While in the past, operations in the area of Mindanao against the rogue Bangsamoro Islamic Freedom Fighters (BIFF) had been carried out in coordination with the MILF and the Philippine Army, in this instance the Special Action Force (SA)F decided not to utilize this mechanism. Thus, not only did the MILF not step aside, as they had been doing to allow Philippine security forces unimpeded access to the area, but the Philippine Army was also unaware that this operation was being undertaken.
The botched anti-terror operation was the government's biggest single-day combat loss in recent memory
Thus, when the SAF ran into heavy resistance, the army was not in a position to come to their aid for some time. We are not yet sure how the fighting progressed. One report suggests that the SAF simply ran out of ammunition and were utterly overrun.
Have the authorities managed to capture or kill all the rebel leaders behind the shooting?
As for the targets of the operation, the individual terrorists, investigation is ongoing as to whether they were killed in the encounter. As for both BIFF and MILF leaders, it has not been possible to take them into custody.
The MILF has announced an internal investigation on their part, with members of the Central Committee and military command structure, which President Aquino has welcomed. However, President Aquino stated that such an investigation is not enough, that concrete steps will need to be taken by the MILF to lay this incident to rest.
What would be the consequence of delaying the passing of the autonomy bill?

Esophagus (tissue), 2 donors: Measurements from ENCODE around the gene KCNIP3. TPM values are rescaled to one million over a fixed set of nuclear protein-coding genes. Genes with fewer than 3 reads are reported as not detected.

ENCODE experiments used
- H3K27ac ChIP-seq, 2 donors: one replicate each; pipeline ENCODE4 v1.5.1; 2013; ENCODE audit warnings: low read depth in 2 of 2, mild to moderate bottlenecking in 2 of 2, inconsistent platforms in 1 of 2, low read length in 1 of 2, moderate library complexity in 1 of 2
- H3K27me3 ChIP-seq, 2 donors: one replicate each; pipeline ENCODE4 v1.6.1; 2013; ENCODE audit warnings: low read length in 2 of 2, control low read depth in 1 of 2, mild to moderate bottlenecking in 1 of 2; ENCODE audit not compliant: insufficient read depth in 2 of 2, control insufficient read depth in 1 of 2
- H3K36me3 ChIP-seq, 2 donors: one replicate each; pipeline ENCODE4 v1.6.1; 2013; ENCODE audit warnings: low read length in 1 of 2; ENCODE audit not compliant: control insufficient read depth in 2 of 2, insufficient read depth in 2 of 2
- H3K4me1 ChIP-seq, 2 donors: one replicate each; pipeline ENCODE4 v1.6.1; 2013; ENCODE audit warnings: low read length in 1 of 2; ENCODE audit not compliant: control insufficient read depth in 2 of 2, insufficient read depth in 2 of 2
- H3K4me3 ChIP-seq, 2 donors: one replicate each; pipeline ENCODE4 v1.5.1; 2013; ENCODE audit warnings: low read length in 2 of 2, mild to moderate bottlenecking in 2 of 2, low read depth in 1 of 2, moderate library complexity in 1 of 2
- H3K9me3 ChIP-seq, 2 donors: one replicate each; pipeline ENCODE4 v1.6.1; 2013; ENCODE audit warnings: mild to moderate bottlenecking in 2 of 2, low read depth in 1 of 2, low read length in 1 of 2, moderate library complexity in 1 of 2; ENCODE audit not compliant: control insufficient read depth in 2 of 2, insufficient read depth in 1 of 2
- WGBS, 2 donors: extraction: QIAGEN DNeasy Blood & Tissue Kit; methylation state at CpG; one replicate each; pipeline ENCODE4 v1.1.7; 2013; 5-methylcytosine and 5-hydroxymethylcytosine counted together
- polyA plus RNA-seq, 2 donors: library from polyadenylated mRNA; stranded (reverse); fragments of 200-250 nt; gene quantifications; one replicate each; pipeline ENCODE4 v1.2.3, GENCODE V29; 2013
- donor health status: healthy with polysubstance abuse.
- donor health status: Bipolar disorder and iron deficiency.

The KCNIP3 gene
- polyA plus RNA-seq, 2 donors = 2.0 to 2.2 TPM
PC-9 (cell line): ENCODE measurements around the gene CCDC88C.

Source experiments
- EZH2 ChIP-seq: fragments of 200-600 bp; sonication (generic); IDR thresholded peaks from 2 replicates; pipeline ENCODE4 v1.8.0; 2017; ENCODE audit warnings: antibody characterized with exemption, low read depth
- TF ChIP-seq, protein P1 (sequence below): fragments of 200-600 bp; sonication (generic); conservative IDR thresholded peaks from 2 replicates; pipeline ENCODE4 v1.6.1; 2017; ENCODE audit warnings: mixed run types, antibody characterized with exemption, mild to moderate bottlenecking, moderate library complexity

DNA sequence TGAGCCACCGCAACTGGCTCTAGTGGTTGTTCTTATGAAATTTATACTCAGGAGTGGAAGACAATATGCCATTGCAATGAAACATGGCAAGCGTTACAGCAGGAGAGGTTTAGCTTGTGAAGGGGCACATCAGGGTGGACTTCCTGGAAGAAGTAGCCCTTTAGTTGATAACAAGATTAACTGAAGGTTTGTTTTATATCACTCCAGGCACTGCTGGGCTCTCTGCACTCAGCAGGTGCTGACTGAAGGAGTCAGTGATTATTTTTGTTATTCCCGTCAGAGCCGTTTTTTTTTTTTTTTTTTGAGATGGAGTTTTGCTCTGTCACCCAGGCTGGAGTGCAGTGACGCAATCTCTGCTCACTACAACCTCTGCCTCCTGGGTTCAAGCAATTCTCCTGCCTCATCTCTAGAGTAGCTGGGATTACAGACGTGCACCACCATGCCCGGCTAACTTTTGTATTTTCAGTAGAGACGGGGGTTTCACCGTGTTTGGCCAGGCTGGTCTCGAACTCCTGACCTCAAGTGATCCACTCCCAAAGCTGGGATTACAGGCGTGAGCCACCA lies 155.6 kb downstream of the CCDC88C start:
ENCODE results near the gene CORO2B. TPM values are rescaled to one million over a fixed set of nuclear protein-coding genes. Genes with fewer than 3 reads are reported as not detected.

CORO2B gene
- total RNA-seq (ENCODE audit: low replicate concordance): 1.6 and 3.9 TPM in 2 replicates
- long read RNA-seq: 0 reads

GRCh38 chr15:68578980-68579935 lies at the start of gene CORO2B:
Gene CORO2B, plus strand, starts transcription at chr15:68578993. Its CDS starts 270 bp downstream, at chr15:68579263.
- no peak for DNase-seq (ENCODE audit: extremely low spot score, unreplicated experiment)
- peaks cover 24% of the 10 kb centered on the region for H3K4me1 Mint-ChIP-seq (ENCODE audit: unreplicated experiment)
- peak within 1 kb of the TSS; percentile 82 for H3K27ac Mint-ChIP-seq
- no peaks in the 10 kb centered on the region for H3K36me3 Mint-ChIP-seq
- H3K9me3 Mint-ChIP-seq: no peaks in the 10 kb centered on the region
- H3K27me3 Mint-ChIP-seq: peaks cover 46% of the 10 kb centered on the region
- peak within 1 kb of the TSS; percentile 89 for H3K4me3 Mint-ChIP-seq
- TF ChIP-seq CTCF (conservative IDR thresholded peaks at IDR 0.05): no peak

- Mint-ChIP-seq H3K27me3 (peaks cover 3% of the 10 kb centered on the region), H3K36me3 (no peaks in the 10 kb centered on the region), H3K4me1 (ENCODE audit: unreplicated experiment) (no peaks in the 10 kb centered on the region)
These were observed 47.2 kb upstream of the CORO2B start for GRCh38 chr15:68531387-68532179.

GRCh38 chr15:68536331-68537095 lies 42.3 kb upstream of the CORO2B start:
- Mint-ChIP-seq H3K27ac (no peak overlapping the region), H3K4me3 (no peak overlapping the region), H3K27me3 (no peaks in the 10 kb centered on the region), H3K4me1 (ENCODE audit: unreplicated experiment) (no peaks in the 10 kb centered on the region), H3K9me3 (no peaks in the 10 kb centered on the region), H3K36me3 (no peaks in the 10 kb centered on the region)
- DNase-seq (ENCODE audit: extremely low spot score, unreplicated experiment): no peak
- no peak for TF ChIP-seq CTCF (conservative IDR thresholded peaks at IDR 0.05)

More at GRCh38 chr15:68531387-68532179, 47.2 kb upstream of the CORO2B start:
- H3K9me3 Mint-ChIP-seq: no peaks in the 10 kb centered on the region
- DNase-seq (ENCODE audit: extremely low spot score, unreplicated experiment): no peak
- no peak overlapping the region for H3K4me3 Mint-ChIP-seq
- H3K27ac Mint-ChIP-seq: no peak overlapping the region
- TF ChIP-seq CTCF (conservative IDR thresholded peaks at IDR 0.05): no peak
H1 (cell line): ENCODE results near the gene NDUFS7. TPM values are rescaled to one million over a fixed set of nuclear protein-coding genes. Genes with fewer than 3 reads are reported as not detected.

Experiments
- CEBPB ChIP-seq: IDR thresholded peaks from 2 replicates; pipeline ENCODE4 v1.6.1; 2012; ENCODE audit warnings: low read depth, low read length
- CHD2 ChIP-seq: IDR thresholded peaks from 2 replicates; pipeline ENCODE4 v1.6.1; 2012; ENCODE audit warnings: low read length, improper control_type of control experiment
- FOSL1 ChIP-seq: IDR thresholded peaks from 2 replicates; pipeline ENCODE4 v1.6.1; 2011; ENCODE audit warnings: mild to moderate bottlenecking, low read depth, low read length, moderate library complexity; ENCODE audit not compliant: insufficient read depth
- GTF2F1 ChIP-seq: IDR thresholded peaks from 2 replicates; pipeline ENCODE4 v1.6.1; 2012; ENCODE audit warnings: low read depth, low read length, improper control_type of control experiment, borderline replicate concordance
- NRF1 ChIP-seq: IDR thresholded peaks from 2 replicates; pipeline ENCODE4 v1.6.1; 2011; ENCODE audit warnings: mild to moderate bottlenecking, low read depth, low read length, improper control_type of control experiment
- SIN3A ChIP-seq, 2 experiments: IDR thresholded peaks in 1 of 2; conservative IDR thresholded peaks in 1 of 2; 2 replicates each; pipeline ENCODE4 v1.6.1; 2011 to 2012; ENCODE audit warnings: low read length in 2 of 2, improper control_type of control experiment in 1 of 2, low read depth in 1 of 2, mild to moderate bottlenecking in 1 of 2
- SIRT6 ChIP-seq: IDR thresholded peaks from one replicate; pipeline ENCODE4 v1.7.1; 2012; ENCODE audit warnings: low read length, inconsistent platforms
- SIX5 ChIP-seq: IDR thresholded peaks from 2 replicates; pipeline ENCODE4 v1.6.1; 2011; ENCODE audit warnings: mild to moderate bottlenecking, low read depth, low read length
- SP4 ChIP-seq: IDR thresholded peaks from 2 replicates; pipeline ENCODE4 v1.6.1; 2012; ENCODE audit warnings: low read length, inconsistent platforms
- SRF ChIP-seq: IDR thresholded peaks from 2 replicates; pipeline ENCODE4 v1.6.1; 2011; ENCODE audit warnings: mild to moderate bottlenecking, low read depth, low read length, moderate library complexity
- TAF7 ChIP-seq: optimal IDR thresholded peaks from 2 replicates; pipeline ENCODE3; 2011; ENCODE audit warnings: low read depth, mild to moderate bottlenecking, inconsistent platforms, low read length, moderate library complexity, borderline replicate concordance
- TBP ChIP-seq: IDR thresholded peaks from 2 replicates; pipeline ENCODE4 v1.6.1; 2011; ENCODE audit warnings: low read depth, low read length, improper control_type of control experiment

For the implementation of the peace agreement, the next step after Congress passing the bill is a plebiscite to ratify it in the territories being covered. Upon ratification an MILF-led Bangsamoro Transition Authority (BTA) would be appointed with some urgent tasks on its agenda: crafting an electoral code to cover the region's parliamentary form of government - unique in the Philippines, and an administrative code to organize the new regional government.
Since elections are scheduled throughout the Philippines for May 2016, even in the best case scenario the BTA would have only months to accomplish the reforms; with delay that timeframe shrinks to weeks.
In the face of possible delays there is increasing talk of extending the transition through 2019 (the next round of elections) but doing this is uncharted authority – both as to how to accomplish the extension, and the implications on many facets of the agreement.
How important is this bill, not just for Mindanao, but also for the whole of the Philippines?
The Philippines has long suffered from bad news – throughout the world what many people know of the country is that it suffers from both natural disasters and violent conflict. The area in question is rich in natural resources and has the potential to contribute greatly to Philippine development, but investors are naturally put off by the threat of violent instability.
The bill is only one part of a complex agreement that includes "normalization" processes that can be undertaken already by the MILF and the executive branch. These processes include the decommission of MILF forces, dismantling of other armed groups, the redeployment of the Armed Forces to focus more on external defense, the creation of a new Police Service for the Bangsamoro, socio-economic development initiatives, and issues of transitional justice.
All of these need to go ahead to truly stop the violence, but as of yet they are only just now getting started. The tragic Mamapasano incident shows just how far the situation needs to change.
In light of the growing resistance, what needs to happen for the autonomy bill to pass in parliament?
First, investigations of the incident by both the government and the MILF need to establish exactly what occurred, and accountability needs to be exacted. Second, those in favor of the passage of the bill, led by President Aquino, need to persist in their efforts.
Of course, the bereaved families on both sides (the MILF lost ten men themselves) must be succored, and time must pass to allow calm consideration of all factors. In the end, it is likely that the bill will be passed within the next few months.
Dr. Steven Rood is The Asia Foundation's Country Representative for the Philippines and Pacific Island Nations. You can follow him on Twitter @StevenRoodPH.
The interview was conducted by Gabriel Domínguez.